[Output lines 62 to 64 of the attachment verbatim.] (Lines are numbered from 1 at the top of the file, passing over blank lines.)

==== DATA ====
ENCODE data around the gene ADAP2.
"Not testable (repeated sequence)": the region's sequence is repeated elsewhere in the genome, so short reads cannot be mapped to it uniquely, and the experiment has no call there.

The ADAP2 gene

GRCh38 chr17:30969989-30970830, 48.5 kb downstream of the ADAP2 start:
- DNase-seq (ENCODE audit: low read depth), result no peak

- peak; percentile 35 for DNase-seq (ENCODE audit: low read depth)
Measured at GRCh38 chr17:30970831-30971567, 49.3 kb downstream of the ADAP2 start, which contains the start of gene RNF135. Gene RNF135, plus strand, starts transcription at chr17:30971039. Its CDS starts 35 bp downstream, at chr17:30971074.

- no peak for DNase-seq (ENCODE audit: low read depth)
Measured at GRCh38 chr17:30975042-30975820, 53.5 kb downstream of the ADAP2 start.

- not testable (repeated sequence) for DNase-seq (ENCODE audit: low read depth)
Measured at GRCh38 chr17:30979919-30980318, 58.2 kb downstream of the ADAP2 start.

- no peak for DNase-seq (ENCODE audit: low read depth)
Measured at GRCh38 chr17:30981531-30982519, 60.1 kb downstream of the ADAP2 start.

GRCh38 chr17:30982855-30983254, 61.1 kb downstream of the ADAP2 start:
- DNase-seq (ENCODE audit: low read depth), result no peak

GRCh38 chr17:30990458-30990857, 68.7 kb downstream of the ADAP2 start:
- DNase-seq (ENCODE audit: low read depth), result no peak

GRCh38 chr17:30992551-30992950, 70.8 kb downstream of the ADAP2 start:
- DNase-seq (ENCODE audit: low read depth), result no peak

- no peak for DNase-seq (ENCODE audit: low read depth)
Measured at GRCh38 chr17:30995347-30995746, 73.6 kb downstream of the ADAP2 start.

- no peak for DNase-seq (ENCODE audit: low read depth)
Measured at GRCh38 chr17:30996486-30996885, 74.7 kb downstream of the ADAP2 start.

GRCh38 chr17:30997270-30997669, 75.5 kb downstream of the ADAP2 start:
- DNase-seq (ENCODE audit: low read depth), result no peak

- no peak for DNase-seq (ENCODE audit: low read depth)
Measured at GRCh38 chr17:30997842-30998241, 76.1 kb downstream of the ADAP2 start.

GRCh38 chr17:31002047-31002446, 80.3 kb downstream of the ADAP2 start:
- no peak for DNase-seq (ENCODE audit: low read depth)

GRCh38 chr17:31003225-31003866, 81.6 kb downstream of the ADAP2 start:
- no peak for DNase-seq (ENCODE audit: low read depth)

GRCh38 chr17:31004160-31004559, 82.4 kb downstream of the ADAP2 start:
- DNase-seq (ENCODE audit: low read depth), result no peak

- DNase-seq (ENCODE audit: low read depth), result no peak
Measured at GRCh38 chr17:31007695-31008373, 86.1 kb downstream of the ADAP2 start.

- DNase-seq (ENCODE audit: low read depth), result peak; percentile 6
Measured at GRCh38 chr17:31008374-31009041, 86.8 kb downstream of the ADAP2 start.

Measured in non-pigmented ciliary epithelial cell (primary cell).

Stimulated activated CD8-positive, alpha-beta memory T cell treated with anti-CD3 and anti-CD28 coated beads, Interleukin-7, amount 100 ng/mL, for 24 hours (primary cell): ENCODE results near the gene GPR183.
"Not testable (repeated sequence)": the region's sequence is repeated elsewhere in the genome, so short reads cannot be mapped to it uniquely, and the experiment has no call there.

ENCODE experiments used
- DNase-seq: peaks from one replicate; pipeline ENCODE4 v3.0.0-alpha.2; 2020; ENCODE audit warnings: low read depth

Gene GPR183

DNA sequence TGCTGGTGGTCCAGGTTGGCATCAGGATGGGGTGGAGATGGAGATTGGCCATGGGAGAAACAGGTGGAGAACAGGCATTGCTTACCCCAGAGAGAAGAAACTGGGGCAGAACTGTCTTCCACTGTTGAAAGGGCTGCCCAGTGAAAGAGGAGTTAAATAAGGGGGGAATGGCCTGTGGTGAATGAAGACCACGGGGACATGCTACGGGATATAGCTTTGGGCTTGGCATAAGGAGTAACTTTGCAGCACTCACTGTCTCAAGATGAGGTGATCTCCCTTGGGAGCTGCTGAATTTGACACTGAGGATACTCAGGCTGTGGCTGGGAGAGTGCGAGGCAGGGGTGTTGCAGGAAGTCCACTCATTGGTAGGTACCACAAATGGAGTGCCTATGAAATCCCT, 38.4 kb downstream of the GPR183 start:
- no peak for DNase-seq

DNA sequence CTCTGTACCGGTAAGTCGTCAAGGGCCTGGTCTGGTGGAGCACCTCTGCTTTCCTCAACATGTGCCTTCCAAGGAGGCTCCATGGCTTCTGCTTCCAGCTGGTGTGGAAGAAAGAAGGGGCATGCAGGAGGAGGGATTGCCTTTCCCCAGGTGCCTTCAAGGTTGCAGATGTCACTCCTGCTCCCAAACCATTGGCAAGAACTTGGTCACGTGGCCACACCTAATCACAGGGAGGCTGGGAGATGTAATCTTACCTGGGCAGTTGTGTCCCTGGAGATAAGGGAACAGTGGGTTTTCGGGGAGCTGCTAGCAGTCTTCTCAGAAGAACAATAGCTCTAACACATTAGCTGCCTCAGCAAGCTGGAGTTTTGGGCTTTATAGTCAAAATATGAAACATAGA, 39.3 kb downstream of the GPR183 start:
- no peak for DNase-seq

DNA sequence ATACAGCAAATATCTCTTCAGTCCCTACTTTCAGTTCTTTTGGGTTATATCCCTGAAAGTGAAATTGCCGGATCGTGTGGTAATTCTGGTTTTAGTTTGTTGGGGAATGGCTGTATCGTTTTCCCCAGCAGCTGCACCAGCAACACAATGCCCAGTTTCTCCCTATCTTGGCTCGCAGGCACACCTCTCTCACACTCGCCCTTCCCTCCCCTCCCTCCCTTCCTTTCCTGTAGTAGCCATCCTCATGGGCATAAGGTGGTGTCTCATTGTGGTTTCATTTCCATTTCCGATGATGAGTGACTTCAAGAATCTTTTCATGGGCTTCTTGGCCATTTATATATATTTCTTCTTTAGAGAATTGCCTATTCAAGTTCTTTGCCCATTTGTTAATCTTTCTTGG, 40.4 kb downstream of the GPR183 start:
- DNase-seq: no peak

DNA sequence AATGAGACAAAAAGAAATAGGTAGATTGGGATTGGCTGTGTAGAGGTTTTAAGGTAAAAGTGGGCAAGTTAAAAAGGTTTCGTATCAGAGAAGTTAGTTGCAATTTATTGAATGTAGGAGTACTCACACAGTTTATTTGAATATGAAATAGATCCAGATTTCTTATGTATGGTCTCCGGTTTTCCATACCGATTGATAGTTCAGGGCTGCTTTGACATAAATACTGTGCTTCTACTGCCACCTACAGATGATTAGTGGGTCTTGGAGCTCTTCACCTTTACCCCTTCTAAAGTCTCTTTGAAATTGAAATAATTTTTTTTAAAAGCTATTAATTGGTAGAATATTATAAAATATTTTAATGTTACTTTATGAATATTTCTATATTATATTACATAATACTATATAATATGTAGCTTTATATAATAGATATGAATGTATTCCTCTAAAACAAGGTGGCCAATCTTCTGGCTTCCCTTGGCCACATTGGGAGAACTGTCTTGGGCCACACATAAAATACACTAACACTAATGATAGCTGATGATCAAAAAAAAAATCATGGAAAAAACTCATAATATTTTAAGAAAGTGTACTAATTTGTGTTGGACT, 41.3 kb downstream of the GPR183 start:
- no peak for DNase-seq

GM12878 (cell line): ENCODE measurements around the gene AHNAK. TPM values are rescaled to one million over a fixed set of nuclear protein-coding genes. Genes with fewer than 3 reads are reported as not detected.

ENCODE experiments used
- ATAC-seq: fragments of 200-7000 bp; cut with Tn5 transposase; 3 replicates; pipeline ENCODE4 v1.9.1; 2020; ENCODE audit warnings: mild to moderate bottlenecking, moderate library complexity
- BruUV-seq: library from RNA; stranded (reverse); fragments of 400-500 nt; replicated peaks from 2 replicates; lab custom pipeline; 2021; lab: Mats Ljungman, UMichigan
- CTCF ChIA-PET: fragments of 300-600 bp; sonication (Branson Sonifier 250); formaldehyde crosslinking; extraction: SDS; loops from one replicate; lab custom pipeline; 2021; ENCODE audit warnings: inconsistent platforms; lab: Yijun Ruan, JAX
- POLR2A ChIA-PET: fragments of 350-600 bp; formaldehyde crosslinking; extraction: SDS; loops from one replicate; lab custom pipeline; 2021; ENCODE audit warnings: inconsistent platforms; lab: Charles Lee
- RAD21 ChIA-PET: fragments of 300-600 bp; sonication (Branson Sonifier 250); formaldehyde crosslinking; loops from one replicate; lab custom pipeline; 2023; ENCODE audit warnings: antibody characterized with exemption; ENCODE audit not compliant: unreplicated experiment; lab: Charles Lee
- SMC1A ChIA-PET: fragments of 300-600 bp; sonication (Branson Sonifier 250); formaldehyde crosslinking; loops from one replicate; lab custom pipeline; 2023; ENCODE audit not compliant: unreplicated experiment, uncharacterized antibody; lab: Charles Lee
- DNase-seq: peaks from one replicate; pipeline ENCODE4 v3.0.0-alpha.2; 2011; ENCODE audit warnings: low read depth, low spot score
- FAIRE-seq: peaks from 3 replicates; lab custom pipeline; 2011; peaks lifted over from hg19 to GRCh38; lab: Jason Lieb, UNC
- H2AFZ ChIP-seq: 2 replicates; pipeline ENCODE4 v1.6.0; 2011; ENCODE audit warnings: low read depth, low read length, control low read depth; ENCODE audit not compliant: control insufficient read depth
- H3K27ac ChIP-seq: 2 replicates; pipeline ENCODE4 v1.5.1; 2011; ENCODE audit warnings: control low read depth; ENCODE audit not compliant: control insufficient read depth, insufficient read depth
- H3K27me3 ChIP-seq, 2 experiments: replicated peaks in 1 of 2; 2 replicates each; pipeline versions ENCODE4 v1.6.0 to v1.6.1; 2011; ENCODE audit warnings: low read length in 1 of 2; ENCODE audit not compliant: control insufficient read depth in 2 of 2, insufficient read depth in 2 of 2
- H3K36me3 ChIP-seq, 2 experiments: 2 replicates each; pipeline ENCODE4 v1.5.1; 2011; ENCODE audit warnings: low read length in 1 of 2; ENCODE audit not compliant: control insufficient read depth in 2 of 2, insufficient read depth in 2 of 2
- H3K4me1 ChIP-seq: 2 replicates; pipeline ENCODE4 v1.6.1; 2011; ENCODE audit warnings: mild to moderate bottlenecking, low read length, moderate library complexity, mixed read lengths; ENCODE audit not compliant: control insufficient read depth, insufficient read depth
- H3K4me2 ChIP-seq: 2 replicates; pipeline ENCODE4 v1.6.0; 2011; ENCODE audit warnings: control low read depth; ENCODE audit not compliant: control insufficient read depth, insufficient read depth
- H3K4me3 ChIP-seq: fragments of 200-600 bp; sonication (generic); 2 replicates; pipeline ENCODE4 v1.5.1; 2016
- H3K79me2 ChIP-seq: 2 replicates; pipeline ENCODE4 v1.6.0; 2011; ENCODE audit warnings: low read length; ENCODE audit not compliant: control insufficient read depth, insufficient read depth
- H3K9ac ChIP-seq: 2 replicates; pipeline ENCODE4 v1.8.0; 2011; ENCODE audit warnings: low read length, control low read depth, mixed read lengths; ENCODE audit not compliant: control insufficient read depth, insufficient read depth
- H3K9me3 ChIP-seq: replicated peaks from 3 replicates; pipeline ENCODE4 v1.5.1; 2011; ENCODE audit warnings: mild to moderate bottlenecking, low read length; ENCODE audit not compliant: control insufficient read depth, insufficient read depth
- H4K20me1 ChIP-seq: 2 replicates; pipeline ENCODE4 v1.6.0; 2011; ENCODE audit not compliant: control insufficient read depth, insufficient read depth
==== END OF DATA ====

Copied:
- H2AFZ ChIP-seq: 2 replicates; pipeline ENCODE4 v1.6.0; 2011; ENCODE audit warnings: low read depth, low read length, control low read depth; ENCODE audit not compliant: control insufficient read depth
- H3K27ac ChIP-seq: 2 replicates; pipeline ENCODE4 v1.5.1; 2011; ENCODE audit warnings: control low read depth; ENCODE audit not compliant: control insufficient read depth, insufficient read depth
- H3K27me3 ChIP-seq, 2 experiments: replicated peaks in 1 of 2; 2 replicates each; pipeline versions ENCODE4 v1.6.0 to v1.6.1; 2011; ENCODE audit warnings: low read length in 1 of 2; ENCODE audit not compliant: control insufficient read depth in 2 of 2, insufficient read depth in 2 of 2